The fees that restaurant merchant services providers (and aggregators) charge are notoriously complex, which is why transparency is the top sign of a good provider.
Some may leave you (intentionally) in the dark or make it difficult to compare their pricing structure to others. Some may charge incredibly low processing fees but make up for it in their vague (and confusing) flat fees. Others combine the wholesale costs (like the credit card brands’ interchange rates, which are universal) with their markup costs, making it difficult to differentiate the two.
That’s why, if you’re going with a restaurant merchant services provider (as opposed to an aggregator), make sure they offer a pass-through pricing structure, which separates the wholesale from the markup costs.
Now could also be a good time to find out what their contracts are like and whether you’ll be signing your life away with a long-term deal. If they seem reluctant to provide in-depth answers, it’s probably a good clue to look elsewhere.
With so many restaurant merchant services providers in the market, it’s important to uncover what they think sets them apart (i.e. get the information straight from the horse’s mouth).
Maybe one offers best-in-class customer support, or an innovative software solution that also allows for inventory management. Maybe they excel in mobile credit card processing. Or perhaps they offer accurate billing and the security of being backed by a reputable financial institution.
Whatever it is, ask them to lay it out for you in detail and make them explain why that matters to your business.
Okay, so this isn’t something that can be answered by a merchant services provider, but it’s a question that should nevertheless be asked.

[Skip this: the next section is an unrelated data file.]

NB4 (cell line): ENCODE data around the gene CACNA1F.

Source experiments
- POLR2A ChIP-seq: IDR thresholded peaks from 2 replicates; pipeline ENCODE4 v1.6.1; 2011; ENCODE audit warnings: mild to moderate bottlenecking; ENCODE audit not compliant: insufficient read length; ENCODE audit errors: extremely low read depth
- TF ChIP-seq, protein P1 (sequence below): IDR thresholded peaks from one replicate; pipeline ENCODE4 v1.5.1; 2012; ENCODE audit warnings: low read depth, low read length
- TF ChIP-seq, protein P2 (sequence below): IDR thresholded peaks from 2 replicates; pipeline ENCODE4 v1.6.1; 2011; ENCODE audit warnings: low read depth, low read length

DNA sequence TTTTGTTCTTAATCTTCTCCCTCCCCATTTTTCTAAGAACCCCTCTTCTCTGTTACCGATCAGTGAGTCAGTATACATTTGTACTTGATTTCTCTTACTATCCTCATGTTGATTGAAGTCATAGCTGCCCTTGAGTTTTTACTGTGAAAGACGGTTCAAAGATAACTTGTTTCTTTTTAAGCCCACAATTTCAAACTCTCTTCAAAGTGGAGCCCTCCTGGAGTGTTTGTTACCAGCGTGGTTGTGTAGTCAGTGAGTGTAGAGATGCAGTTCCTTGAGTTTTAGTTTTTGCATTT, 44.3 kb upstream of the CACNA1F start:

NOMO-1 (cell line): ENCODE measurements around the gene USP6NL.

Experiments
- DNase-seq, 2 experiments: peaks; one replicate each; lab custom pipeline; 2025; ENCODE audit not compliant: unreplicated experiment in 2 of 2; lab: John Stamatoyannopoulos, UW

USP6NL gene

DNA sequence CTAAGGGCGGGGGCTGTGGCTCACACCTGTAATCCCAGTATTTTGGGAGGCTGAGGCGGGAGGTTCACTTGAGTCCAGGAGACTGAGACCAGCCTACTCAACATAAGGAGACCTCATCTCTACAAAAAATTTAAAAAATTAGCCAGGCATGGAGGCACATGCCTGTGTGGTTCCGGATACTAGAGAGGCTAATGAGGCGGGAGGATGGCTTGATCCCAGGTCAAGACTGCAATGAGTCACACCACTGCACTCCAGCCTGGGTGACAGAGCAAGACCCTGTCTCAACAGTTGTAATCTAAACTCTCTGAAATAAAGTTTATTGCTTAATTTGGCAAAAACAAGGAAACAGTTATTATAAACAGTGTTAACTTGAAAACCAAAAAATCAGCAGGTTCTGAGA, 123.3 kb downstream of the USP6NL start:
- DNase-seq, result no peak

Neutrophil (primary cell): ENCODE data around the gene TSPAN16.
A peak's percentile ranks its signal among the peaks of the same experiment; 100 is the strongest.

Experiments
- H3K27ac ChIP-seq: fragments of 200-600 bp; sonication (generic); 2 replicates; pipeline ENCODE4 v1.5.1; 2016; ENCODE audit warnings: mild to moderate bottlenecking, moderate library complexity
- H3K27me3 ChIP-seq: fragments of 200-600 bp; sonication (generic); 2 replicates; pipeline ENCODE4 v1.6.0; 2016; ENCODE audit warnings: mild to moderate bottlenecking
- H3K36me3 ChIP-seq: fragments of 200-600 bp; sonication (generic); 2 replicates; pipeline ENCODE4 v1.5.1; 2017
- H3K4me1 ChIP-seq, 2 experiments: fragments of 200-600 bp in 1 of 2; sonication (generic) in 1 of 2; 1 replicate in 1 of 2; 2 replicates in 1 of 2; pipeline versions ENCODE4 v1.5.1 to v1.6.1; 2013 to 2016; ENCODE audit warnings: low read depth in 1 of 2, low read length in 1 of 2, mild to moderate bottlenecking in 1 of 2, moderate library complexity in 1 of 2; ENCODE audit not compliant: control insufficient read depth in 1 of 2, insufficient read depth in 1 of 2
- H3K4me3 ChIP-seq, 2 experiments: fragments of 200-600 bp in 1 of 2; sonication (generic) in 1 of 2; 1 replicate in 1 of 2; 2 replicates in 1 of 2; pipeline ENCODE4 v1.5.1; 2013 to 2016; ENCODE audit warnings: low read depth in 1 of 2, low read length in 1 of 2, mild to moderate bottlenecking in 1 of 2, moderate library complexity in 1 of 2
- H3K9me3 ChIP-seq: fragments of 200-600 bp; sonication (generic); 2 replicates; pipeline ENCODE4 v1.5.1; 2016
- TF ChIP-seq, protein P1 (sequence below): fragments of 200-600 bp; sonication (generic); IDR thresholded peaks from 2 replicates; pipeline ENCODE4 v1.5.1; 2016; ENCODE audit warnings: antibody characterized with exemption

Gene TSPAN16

Once you have a decent list of reputable providers – with a clear understanding of their pricing structures and differentiators – it’s time to figure out what you’re willing to pay for.
Do you need a restaurant merchant services provider, or will an aggregator suffice? Do you need a company that specializes in ecommerce, mobile payments, credit card machines, or phone orders? Do you want the flexibility to switch your restaurant merchant services provider without switching your POS (or vice versa)?
The answers to these questions will help you whittle down your list of providers and zero in on the ones that are the best fit for your business.
Chances are if your chosen provider is able to work with the major credit card brands, their terminals are PCI compliant. But it doesn’t hurt to ask.
If they’re not, you need to know (otherwise you could be charged a huge fine by the credit card companies).
If they are, they may have additional security features they’d like to tell you about – such as full-service integration options that could strengthen your POS system. Even if you’re not in the market for them, it’s good to know they exist – in case you require them down the road.
There’s no getting around it: To provide your patrons with the convenience of credit card payments, you have to be prepared to part with some hard earned revenue.
But what you get for that money depends on your restaurant merchant services provider.
While it may require a bit of legwork and self-reflection, it’s definitely worth your while to survey the payment processing landscape and decide which services you’re willing to pay for and which you could do without.
With that information in hand – and the ability to truly understand what your fees are getting you – you’ll be able to rest a bit easier, knowing you’re getting the best possible bang for your buck while increasing your number of satisfied customers.